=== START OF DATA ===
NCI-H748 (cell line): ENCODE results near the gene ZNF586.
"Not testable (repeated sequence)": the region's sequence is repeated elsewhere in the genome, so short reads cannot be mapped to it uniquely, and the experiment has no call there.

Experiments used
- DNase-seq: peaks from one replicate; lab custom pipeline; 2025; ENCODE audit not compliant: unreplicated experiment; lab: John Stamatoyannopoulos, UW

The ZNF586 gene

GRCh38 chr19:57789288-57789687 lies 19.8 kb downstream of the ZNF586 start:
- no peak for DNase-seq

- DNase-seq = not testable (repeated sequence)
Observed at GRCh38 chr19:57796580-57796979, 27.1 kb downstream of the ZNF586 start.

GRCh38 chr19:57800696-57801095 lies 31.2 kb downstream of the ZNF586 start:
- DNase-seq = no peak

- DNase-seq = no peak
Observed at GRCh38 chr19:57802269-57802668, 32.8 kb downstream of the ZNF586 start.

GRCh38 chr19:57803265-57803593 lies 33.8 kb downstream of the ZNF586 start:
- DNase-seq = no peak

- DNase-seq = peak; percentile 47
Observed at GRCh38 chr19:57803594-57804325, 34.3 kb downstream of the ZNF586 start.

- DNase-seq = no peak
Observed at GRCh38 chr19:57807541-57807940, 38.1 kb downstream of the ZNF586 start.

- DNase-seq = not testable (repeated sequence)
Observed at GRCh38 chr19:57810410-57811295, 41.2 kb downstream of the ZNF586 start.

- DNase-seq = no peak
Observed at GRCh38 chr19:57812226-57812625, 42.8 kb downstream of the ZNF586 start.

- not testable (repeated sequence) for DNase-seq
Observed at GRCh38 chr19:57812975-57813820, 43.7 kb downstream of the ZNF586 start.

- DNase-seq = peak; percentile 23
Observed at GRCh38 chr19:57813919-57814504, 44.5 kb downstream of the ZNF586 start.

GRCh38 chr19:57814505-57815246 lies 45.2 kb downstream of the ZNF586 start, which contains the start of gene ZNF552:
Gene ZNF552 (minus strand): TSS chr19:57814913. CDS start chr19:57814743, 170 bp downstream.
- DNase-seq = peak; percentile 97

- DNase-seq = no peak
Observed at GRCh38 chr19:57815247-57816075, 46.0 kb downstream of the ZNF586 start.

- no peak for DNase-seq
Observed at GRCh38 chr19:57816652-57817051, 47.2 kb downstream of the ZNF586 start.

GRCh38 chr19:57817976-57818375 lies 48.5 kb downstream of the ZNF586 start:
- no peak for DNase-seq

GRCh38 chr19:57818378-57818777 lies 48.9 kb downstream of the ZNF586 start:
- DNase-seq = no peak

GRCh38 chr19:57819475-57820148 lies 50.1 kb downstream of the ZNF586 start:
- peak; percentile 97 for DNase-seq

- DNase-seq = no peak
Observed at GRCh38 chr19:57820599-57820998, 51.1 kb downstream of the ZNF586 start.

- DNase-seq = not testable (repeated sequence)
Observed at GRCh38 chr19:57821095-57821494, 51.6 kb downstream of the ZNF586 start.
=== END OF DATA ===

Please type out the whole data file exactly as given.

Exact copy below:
NCI-H748 (cell line): ENCODE results near the gene ZNF586.
"Not testable (repeated sequence)": the region's sequence is repeated elsewhere in the genome, so short reads cannot be mapped to it uniquely, and the experiment has no call there.

Experiments used
- DNase-seq: peaks from one replicate; lab custom pipeline; 2025; ENCODE audit not compliant: unreplicated experiment; lab: John Stamatoyannopoulos, UW

The ZNF586 gene

GRCh38 chr19:57789288-57789687 lies 19.8 kb downstream of the ZNF586 start:
- no peak for DNase-seq

- DNase-seq = not testable (repeated sequence)
Observed at GRCh38 chr19:57796580-57796979, 27.1 kb downstream of the ZNF586 start.

GRCh38 chr19:57800696-57801095 lies 31.2 kb downstream of the ZNF586 start:
- DNase-seq = no peak

- DNase-seq = no peak
Observed at GRCh38 chr19:57802269-57802668, 32.8 kb downstream of the ZNF586 start.

GRCh38 chr19:57803265-57803593 lies 33.8 kb downstream of the ZNF586 start:
- DNase-seq = no peak

- DNase-seq = peak; percentile 47
Observed at GRCh38 chr19:57803594-57804325, 34.3 kb downstream of the ZNF586 start.

- DNase-seq = no peak
Observed at GRCh38 chr19:57807541-57807940, 38.1 kb downstream of the ZNF586 start.

- DNase-seq = not testable (repeated sequence)
Observed at GRCh38 chr19:57810410-57811295, 41.2 kb downstream of the ZNF586 start.

- DNase-seq = no peak
Observed at GRCh38 chr19:57812226-57812625, 42.8 kb downstream of the ZNF586 start.

- not testable (repeated sequence) for DNase-seq
Observed at GRCh38 chr19:57812975-57813820, 43.7 kb downstream of the ZNF586 start.

- DNase-seq = peak; percentile 23
Observed at GRCh38 chr19:57813919-57814504, 44.5 kb downstream of the ZNF586 start.

GRCh38 chr19:57814505-57815246 lies 45.2 kb downstream of the ZNF586 start, which contains the start of gene ZNF552:
Gene ZNF552 (minus strand): TSS chr19:57814913. CDS start chr19:57814743, 170 bp downstream.
- DNase-seq = peak; percentile 97

- DNase-seq = no peak
Observed at GRCh38 chr19:57815247-57816075, 46.0 kb downstream of the ZNF586 start.

- no peak for DNase-seq
Observed at GRCh38 chr19:57816652-57817051, 47.2 kb downstream of the ZNF586 start.

GRCh38 chr19:57817976-57818375 lies 48.5 kb downstream of the ZNF586 start:
- no peak for DNase-seq

GRCh38 chr19:57818378-57818777 lies 48.9 kb downstream of the ZNF586 start:
- DNase-seq = no peak

GRCh38 chr19:57819475-57820148 lies 50.1 kb downstream of the ZNF586 start:
- peak; percentile 97 for DNase-seq

- DNase-seq = no peak
Observed at GRCh38 chr19:57820599-57820998, 51.1 kb downstream of the ZNF586 start.

- DNase-seq = not testable (repeated sequence)
Observed at GRCh38 chr19:57821095-57821494, 51.6 kb downstream of the ZNF586 start.